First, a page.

“That is something that most planners or municipalities would likely tell you isn’t possible. What interested me was ‘the unicorn’ – the thing we [planners] say doesn’t exist – which is the opportunity to assemble that many single detached houses and do gentle density.
“It is the most important model, I believe, for cities across Canada. It is the illustration that it was possible – and none of it would have been possible without assembling single-detached houses.”
In order to do those assemblies, he says it was imperative that homeowners could sell for high enough prices so they could buy back into the area. Developers needed to justify paying that price.
A lower density, he says, would have been “a recipe for paralysis.”
But the new Moodyville hasn’t come without pain. Homeowners Michelle and Michael Binkley organized the land assembly of 60 homes, including their own, when they found they had no choice but to sell. Realtors told them that their house price could drop by as much as 50 per cent due to the port expansion and loss of views. After five years of battle with the port, and advice from legal counsel that they didn’t stand a chance, Ms. Binkley decided that a higher-density zoning was the only way to save their equity.
Several families in her block were threatened with bank foreclosure if their house values dropped, so some were desperate, she says. The long fight proved exhausting. Also, the neighbourhood was physically changing. She says not everyone was in favour, but ultimately, 55 out of 60 homes in their assembly sold.
The assembly has changed hands from the original developer, and is now owned by Wall Financial.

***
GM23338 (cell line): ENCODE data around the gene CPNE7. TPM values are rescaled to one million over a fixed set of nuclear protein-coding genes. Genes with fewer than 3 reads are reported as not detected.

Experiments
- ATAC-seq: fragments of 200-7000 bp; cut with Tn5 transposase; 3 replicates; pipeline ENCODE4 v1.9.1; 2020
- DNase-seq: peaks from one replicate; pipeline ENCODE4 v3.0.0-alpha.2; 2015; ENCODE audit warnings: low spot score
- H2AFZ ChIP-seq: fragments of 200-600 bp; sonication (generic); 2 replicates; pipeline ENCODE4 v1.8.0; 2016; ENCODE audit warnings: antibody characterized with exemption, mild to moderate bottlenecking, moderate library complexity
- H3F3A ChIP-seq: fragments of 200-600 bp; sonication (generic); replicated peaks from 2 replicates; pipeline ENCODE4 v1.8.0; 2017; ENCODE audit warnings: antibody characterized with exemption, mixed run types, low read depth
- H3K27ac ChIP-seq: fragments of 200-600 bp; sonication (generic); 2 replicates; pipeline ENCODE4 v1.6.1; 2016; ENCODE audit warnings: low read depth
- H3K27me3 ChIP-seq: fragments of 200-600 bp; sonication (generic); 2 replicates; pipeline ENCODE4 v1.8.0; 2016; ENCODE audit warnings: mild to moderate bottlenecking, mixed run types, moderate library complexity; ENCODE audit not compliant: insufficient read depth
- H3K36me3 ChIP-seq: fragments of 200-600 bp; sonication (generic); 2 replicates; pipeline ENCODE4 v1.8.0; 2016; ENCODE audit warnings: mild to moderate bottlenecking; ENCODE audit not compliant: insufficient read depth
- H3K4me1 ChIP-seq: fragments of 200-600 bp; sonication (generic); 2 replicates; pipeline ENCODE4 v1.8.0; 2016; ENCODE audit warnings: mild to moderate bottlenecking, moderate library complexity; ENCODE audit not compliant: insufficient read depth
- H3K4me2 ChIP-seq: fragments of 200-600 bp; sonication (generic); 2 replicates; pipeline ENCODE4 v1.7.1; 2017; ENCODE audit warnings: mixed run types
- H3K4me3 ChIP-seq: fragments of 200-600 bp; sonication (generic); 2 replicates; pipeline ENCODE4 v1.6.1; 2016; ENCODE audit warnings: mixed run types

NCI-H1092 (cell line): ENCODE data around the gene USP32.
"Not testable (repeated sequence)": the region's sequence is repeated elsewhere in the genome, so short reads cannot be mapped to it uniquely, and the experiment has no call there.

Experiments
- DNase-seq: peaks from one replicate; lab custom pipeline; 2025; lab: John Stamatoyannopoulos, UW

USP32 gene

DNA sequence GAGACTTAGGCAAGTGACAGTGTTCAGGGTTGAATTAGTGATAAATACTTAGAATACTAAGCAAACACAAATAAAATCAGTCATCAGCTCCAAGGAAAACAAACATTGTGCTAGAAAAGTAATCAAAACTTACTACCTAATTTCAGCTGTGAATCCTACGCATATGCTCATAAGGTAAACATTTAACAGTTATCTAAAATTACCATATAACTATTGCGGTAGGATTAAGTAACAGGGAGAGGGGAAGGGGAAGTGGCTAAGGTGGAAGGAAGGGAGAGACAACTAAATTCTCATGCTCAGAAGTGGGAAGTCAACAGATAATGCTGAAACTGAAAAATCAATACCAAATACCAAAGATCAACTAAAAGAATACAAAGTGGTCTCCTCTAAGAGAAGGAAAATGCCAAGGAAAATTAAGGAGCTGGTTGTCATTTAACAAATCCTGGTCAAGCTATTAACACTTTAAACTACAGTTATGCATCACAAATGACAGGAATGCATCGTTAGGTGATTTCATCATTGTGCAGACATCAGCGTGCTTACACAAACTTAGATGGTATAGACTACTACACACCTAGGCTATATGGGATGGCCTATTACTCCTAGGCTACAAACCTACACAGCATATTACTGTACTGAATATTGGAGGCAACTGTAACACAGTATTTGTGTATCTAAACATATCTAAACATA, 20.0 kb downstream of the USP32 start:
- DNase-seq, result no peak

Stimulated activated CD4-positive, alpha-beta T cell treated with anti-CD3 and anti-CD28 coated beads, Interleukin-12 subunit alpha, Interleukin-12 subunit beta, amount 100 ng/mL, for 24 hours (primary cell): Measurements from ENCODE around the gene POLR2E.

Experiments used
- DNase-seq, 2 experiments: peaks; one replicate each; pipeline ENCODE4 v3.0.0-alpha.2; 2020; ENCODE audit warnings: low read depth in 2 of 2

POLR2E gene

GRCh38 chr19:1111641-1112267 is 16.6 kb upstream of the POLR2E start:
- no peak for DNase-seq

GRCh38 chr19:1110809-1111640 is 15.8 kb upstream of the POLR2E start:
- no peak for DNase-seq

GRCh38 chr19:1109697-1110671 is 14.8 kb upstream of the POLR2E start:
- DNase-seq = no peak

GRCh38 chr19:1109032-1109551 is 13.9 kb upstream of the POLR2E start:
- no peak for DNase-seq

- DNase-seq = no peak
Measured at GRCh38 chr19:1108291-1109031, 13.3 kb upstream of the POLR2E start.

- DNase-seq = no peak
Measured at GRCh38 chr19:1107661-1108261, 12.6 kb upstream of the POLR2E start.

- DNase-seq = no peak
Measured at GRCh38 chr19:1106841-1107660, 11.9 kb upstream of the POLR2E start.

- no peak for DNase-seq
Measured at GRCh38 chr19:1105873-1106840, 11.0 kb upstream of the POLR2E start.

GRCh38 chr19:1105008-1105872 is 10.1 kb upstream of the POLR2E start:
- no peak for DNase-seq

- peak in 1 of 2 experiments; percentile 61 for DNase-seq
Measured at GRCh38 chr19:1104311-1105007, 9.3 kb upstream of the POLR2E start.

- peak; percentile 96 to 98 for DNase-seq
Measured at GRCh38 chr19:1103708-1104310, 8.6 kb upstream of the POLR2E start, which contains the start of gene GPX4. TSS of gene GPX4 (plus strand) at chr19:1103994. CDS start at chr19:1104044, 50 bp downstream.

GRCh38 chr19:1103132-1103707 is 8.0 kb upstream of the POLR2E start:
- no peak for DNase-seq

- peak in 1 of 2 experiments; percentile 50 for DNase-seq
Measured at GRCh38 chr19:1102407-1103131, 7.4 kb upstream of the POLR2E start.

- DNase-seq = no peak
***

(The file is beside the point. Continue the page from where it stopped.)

“It was actually my idea: What happens if we ask for more density and instead of single-family homes we ask for duplex zoning? Because we thought it would get the numbers back up for the value of our homes. And those who wanted to stay could stay, and those who wanted to leave could leave,” says Ms. Binkley, who now lives with her husband in Lynn Valley. “So it opened a dialogue.”
But she is still emotional about having to leave their “haven” of 30 years, which won an award for its design and included her husband’s art studio. She did not want to leave, but felt there was no other option. She calls the process “bittersweet.”
“Overall, I’m more a for-density person, because people have to live somewhere. I’m annoyed that millennials can’t afford to buy a condo. Obviously, there are no [easy] answers. I think change is good, and revitalization is good … but it makes me sad that all of that is riding on the backs of us, who used to live there.”
Moodyville, which is a historic neighbourhood, was the epitome of a working class area that overlooked the port. That it could once again become an area of affordable starter homes depends on how you define affordable.
James Askew, president of rareEarth Project Marketing, is selling 46 Moodyville townhomes for developer Guildford Brook. The homes are all passive houses, designed to save energy and money.
Mr. Askew says the price for a 1,300-square-foot, three-bedroom townhome at Evolv Living would be a little less than $1-million. The larger units, in the 2,000-square-foot range, will come in at $1.3-million to $1.6-million and include a lock-off suite for rental income.
“I think a lot of people in North Vancouver see this as an area that is underdeveloped,” Mr. Askew says. “You see more homes designed and built better, and more ground oriented, as opposed to towers and high-density areas.
“And there’s certainly no question in North Vancouver that more housing is required for families. And millennial young families, they don’t want a single-family house that’s about staying home and cutting the grass. It’s more about good location, functional accommodation and [being]reasonably affordable. And most families now have two incomes coming in.”
Asked whether Moodyville will prove the template for other gentle-density neighbourhoods in the Lower Mainland, Mr. Toderian is cautious.
“Moodyville is a model, but it’s a model of rare opportunity, not something that should be a blanket approach,” he says.
“It’s not an easy model to replicate. You need to get the details right. There are many ways the idea could have failed.”